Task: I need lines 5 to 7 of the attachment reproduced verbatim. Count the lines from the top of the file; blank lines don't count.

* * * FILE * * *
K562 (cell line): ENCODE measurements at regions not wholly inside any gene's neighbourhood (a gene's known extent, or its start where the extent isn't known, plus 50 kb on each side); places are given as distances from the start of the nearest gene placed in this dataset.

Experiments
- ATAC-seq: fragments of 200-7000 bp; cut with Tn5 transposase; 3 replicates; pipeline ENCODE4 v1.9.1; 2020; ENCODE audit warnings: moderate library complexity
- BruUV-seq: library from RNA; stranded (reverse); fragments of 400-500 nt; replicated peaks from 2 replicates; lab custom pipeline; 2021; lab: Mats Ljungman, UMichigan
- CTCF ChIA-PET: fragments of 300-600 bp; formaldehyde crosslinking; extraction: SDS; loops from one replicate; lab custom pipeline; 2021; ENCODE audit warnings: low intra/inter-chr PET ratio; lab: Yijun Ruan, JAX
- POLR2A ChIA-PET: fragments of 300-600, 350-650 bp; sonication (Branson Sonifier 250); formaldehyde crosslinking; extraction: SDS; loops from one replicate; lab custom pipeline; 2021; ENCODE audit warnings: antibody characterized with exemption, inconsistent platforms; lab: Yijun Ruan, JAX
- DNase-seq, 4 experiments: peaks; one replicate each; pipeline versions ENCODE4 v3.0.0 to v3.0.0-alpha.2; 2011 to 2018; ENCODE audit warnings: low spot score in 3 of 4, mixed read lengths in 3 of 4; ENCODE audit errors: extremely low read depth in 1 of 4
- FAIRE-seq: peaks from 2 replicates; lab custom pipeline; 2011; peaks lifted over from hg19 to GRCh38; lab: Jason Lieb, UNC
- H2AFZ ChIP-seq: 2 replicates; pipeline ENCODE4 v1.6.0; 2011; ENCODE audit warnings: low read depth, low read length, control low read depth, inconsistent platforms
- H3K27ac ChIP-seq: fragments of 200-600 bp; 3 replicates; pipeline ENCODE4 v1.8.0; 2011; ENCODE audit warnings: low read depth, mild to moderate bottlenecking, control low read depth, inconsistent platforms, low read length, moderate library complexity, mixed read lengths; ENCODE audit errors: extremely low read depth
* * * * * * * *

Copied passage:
- CTCF ChIA-PET: fragments of 300-600 bp; formaldehyde crosslinking; extraction: SDS; loops from one replicate; lab custom pipeline; 2021; ENCODE audit warnings: low intra/inter-chr PET ratio; lab: Yijun Ruan, JAX
- POLR2A ChIA-PET: fragments of 300-600, 350-650 bp; sonication (Branson Sonifier 250); formaldehyde crosslinking; extraction: SDS; loops from one replicate; lab custom pipeline; 2021; ENCODE audit warnings: antibody characterized with exemption, inconsistent platforms; lab: Yijun Ruan, JAX
- DNase-seq, 4 experiments: peaks; one replicate each; pipeline versions ENCODE4 v3.0.0 to v3.0.0-alpha.2; 2011 to 2018; ENCODE audit warnings: low spot score in 3 of 4, mixed read lengths in 3 of 4; ENCODE audit errors: extremely low read depth in 1 of 4